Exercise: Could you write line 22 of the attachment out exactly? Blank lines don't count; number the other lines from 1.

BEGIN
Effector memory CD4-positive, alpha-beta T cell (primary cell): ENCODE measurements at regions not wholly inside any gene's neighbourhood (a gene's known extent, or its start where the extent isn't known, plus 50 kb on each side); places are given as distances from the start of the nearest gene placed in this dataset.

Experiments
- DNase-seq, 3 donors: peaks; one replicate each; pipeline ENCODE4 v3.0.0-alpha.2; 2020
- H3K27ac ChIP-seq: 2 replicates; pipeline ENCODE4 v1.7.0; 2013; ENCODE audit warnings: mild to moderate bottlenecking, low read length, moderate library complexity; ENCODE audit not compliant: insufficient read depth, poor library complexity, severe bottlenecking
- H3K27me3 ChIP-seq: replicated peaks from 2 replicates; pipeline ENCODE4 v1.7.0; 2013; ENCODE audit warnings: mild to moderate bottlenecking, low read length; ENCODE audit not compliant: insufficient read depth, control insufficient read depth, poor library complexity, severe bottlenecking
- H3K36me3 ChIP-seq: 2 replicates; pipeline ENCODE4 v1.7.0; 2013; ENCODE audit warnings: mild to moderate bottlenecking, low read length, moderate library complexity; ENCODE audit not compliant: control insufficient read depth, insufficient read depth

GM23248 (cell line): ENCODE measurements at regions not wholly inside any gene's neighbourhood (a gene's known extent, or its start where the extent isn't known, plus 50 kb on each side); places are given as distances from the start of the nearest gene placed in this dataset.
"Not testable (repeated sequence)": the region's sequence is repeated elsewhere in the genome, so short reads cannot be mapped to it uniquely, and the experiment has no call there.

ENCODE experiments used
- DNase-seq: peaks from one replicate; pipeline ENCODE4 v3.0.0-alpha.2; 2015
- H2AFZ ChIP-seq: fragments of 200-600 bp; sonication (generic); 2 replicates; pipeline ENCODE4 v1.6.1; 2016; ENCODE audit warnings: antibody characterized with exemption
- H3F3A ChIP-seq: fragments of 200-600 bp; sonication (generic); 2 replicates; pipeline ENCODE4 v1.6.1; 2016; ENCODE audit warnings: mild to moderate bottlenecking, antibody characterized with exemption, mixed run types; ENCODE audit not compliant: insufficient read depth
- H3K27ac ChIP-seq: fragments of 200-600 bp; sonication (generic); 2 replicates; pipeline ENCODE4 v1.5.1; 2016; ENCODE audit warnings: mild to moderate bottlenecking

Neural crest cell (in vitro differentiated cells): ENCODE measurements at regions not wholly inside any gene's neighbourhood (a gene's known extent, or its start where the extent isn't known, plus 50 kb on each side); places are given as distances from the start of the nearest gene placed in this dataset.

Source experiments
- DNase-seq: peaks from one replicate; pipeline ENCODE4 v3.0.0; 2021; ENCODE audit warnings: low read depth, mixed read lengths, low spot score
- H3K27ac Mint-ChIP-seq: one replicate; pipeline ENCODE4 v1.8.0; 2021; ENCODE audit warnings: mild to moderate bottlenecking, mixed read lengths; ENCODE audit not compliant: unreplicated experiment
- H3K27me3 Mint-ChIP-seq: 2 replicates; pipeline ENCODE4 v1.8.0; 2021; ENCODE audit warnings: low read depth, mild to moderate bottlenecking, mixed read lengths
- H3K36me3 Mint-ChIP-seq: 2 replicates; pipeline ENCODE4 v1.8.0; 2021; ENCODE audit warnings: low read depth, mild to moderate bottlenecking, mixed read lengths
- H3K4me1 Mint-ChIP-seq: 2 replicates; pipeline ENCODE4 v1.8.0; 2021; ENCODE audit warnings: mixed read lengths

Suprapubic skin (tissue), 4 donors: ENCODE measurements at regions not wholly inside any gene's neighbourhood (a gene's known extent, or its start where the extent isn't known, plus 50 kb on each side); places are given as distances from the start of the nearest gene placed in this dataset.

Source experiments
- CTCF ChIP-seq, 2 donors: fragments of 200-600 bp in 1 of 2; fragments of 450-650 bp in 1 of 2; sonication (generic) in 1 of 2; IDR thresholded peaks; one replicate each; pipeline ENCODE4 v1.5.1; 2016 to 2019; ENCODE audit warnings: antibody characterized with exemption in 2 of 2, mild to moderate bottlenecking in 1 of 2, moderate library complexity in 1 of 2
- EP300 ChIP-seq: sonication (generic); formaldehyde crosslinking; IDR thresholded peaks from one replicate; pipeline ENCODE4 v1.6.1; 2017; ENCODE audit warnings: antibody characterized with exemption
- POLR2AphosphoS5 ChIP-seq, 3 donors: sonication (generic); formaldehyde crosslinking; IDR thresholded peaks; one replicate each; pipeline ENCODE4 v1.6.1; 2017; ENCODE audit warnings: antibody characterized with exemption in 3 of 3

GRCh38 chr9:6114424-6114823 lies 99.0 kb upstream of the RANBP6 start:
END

Source experiments